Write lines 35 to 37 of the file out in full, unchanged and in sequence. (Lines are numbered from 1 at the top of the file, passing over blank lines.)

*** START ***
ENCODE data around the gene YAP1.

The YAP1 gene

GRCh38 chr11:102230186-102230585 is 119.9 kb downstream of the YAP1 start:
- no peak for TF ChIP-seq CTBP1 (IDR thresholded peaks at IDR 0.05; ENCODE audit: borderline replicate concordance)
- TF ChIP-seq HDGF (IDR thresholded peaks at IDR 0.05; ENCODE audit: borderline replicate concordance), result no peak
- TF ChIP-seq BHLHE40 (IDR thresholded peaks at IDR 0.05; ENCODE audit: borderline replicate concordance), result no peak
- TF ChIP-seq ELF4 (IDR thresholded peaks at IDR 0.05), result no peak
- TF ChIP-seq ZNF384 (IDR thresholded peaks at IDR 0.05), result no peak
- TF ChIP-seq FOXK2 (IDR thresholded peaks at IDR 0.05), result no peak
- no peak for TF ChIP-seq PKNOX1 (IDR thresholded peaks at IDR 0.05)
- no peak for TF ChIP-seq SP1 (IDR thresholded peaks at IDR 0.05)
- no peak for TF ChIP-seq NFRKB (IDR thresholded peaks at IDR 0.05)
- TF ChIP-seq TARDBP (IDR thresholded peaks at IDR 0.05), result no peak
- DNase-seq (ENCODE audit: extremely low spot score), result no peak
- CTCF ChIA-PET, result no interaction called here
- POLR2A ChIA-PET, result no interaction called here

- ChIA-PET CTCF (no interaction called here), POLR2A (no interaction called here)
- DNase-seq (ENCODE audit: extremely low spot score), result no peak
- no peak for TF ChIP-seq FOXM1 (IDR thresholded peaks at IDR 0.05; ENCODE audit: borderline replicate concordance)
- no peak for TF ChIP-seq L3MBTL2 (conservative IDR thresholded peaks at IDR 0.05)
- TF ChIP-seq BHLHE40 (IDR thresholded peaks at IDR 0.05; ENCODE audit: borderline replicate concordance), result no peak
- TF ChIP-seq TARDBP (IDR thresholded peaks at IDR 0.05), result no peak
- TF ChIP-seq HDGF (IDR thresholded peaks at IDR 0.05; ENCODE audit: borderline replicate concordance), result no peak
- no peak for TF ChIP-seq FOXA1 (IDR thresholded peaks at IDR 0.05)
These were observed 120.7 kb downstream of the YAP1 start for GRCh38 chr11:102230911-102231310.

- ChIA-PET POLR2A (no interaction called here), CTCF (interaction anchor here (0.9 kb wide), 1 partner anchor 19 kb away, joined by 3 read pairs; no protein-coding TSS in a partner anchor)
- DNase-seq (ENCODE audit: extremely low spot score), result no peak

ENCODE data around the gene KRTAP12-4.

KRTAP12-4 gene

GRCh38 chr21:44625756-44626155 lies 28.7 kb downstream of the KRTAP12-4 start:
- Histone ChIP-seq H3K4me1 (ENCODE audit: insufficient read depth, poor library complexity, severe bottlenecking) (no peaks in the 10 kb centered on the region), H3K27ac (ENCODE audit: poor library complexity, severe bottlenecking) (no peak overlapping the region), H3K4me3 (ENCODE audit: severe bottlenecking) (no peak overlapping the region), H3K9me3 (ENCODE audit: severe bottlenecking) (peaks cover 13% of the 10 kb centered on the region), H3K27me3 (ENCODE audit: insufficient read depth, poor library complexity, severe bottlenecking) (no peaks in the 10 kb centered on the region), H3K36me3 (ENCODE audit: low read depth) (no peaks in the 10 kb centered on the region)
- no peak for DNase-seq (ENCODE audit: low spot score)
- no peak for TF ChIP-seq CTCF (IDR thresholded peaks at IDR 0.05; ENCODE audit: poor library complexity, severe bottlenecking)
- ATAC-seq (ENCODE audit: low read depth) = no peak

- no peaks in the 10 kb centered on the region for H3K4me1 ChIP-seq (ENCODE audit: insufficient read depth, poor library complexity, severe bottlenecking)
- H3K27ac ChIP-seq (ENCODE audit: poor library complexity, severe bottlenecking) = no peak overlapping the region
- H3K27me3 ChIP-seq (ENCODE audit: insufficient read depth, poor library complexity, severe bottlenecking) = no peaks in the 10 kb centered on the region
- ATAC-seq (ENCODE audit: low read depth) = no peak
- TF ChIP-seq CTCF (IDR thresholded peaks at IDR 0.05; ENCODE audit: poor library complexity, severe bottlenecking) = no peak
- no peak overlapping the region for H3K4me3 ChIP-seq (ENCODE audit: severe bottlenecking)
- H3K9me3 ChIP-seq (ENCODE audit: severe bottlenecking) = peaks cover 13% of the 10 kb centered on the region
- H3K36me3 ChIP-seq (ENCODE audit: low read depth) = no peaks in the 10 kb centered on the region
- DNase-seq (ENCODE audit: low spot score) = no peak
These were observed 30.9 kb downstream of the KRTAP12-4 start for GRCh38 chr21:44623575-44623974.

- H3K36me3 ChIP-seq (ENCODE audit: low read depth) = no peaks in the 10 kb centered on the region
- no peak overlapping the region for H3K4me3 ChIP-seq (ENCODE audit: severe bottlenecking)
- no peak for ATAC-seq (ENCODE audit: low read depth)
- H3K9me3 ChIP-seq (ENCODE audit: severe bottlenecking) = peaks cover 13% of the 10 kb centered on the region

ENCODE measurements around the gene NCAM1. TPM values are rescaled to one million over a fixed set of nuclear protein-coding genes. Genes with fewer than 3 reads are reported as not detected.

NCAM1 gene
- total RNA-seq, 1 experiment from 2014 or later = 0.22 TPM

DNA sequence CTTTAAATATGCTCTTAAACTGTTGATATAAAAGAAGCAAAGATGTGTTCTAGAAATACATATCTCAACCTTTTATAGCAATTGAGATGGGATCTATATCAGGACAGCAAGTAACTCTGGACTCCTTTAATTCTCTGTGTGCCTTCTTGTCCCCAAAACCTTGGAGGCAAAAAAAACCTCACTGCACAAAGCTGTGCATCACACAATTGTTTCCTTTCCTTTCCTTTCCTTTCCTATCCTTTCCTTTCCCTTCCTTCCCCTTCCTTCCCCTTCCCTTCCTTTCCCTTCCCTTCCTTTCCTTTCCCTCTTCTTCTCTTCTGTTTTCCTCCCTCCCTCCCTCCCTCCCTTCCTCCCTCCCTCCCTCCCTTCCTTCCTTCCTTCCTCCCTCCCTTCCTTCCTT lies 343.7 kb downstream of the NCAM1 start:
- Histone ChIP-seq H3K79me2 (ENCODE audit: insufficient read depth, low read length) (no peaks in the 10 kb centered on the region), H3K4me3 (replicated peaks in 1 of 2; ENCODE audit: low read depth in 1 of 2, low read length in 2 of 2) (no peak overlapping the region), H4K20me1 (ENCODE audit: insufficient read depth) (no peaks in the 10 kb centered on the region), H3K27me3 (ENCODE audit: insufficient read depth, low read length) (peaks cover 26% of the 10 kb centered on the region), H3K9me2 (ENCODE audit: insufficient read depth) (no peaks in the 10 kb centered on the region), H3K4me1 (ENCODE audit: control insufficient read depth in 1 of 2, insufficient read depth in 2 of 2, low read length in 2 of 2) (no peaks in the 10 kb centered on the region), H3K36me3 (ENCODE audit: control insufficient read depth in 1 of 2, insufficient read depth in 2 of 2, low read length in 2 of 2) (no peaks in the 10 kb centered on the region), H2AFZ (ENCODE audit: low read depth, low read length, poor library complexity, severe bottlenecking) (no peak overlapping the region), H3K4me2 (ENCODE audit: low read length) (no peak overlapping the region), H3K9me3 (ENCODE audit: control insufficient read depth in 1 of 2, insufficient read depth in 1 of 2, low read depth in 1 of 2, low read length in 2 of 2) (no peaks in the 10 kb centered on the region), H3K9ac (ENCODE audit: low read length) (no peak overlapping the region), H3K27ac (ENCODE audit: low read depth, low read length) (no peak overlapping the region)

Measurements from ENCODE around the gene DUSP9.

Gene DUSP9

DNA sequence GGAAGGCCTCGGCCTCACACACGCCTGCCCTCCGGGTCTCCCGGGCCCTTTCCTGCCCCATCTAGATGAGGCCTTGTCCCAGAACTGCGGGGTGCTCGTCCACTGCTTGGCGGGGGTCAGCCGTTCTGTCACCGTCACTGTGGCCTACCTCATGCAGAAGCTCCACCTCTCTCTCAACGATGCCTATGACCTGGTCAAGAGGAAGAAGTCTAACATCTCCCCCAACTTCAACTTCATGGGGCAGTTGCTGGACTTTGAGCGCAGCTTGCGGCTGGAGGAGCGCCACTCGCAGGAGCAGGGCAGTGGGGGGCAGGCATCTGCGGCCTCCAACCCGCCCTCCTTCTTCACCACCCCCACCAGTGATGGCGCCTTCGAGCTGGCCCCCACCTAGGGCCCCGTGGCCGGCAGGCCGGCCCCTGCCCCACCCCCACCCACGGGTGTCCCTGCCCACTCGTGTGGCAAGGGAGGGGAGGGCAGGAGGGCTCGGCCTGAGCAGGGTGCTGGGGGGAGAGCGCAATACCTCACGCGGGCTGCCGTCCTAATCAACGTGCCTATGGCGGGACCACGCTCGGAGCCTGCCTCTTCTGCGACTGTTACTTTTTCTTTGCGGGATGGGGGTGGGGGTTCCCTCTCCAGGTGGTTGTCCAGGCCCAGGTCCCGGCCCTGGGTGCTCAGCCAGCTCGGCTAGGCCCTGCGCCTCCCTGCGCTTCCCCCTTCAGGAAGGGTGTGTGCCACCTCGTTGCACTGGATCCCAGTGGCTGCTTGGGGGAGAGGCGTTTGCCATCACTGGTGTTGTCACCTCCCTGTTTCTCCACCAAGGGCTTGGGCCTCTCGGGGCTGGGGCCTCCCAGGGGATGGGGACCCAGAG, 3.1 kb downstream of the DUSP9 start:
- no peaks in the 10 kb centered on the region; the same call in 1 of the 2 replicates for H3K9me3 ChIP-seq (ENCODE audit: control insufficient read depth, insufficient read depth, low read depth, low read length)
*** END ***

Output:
- no peaks in the 10 kb centered on the region for H3K4me1 ChIP-seq (ENCODE audit: insufficient read depth, poor library complexity, severe bottlenecking)
- H3K27ac ChIP-seq (ENCODE audit: poor library complexity, severe bottlenecking) = no peak overlapping the region
- H3K27me3 ChIP-seq (ENCODE audit: insufficient read depth, poor library complexity, severe bottlenecking) = no peaks in the 10 kb centered on the region